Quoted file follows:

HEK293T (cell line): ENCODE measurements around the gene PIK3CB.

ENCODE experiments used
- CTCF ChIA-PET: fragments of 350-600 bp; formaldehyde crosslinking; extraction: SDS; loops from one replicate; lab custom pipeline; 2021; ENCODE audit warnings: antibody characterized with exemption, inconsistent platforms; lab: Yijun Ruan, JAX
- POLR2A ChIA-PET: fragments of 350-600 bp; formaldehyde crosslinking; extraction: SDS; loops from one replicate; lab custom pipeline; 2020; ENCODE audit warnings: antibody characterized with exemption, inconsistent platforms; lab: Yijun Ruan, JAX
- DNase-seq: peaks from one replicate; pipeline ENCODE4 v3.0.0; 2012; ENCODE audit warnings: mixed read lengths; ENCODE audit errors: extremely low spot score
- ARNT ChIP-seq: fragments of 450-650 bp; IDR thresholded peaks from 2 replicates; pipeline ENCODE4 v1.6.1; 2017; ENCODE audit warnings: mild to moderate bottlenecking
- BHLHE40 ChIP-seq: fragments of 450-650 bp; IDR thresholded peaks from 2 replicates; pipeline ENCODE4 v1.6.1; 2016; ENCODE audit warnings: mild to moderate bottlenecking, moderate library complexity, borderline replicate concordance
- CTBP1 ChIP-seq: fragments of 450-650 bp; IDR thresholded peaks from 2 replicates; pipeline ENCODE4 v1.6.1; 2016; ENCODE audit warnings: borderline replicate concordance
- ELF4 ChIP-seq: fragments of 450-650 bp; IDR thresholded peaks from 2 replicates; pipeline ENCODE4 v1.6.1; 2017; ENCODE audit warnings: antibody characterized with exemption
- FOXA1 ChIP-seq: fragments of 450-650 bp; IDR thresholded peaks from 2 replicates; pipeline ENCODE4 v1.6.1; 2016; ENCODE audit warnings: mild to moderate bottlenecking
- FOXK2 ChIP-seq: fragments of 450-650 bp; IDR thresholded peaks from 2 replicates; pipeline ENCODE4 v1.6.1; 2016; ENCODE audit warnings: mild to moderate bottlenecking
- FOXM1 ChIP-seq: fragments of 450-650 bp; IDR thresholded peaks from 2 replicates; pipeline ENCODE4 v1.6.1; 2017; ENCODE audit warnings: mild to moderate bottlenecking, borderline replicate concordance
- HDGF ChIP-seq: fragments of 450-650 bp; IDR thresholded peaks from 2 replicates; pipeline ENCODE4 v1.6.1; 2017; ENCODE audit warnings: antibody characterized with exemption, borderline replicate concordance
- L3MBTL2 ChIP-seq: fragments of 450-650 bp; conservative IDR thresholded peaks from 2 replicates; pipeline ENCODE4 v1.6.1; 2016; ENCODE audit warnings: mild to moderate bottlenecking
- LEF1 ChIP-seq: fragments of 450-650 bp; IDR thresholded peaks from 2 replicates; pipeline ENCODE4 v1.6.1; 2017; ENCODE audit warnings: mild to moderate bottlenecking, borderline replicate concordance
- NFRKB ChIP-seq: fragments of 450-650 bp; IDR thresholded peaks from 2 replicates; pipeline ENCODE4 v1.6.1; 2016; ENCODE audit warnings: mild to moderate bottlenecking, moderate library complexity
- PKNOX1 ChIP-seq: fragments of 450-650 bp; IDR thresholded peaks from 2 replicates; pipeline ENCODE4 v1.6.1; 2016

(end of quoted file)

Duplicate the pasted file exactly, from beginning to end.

HEK293T (cell line): ENCODE measurements around the gene PIK3CB.

ENCODE experiments used
- CTCF ChIA-PET: fragments of 350-600 bp; formaldehyde crosslinking; extraction: SDS; loops from one replicate; lab custom pipeline; 2021; ENCODE audit warnings: antibody characterized with exemption, inconsistent platforms; lab: Yijun Ruan, JAX
- POLR2A ChIA-PET: fragments of 350-600 bp; formaldehyde crosslinking; extraction: SDS; loops from one replicate; lab custom pipeline; 2020; ENCODE audit warnings: antibody characterized with exemption, inconsistent platforms; lab: Yijun Ruan, JAX
- DNase-seq: peaks from one replicate; pipeline ENCODE4 v3.0.0; 2012; ENCODE audit warnings: mixed read lengths; ENCODE audit errors: extremely low spot score
- ARNT ChIP-seq: fragments of 450-650 bp; IDR thresholded peaks from 2 replicates; pipeline ENCODE4 v1.6.1; 2017; ENCODE audit warnings: mild to moderate bottlenecking
- BHLHE40 ChIP-seq: fragments of 450-650 bp; IDR thresholded peaks from 2 replicates; pipeline ENCODE4 v1.6.1; 2016; ENCODE audit warnings: mild to moderate bottlenecking, moderate library complexity, borderline replicate concordance
- CTBP1 ChIP-seq: fragments of 450-650 bp; IDR thresholded peaks from 2 replicates; pipeline ENCODE4 v1.6.1; 2016; ENCODE audit warnings: borderline replicate concordance
- ELF4 ChIP-seq: fragments of 450-650 bp; IDR thresholded peaks from 2 replicates; pipeline ENCODE4 v1.6.1; 2017; ENCODE audit warnings: antibody characterized with exemption
- FOXA1 ChIP-seq: fragments of 450-650 bp; IDR thresholded peaks from 2 replicates; pipeline ENCODE4 v1.6.1; 2016; ENCODE audit warnings: mild to moderate bottlenecking
- FOXK2 ChIP-seq: fragments of 450-650 bp; IDR thresholded peaks from 2 replicates; pipeline ENCODE4 v1.6.1; 2016; ENCODE audit warnings: mild to moderate bottlenecking
- FOXM1 ChIP-seq: fragments of 450-650 bp; IDR thresholded peaks from 2 replicates; pipeline ENCODE4 v1.6.1; 2017; ENCODE audit warnings: mild to moderate bottlenecking, borderline replicate concordance
- HDGF ChIP-seq: fragments of 450-650 bp; IDR thresholded peaks from 2 replicates; pipeline ENCODE4 v1.6.1; 2017; ENCODE audit warnings: antibody characterized with exemption, borderline replicate concordance
- L3MBTL2 ChIP-seq: fragments of 450-650 bp; conservative IDR thresholded peaks from 2 replicates; pipeline ENCODE4 v1.6.1; 2016; ENCODE audit warnings: mild to moderate bottlenecking
- LEF1 ChIP-seq: fragments of 450-650 bp; IDR thresholded peaks from 2 replicates; pipeline ENCODE4 v1.6.1; 2017; ENCODE audit warnings: mild to moderate bottlenecking, borderline replicate concordance
- NFRKB ChIP-seq: fragments of 450-650 bp; IDR thresholded peaks from 2 replicates; pipeline ENCODE4 v1.6.1; 2016; ENCODE audit warnings: mild to moderate bottlenecking, moderate library complexity
- PKNOX1 ChIP-seq: fragments of 450-650 bp; IDR thresholded peaks from 2 replicates; pipeline ENCODE4 v1.6.1; 2016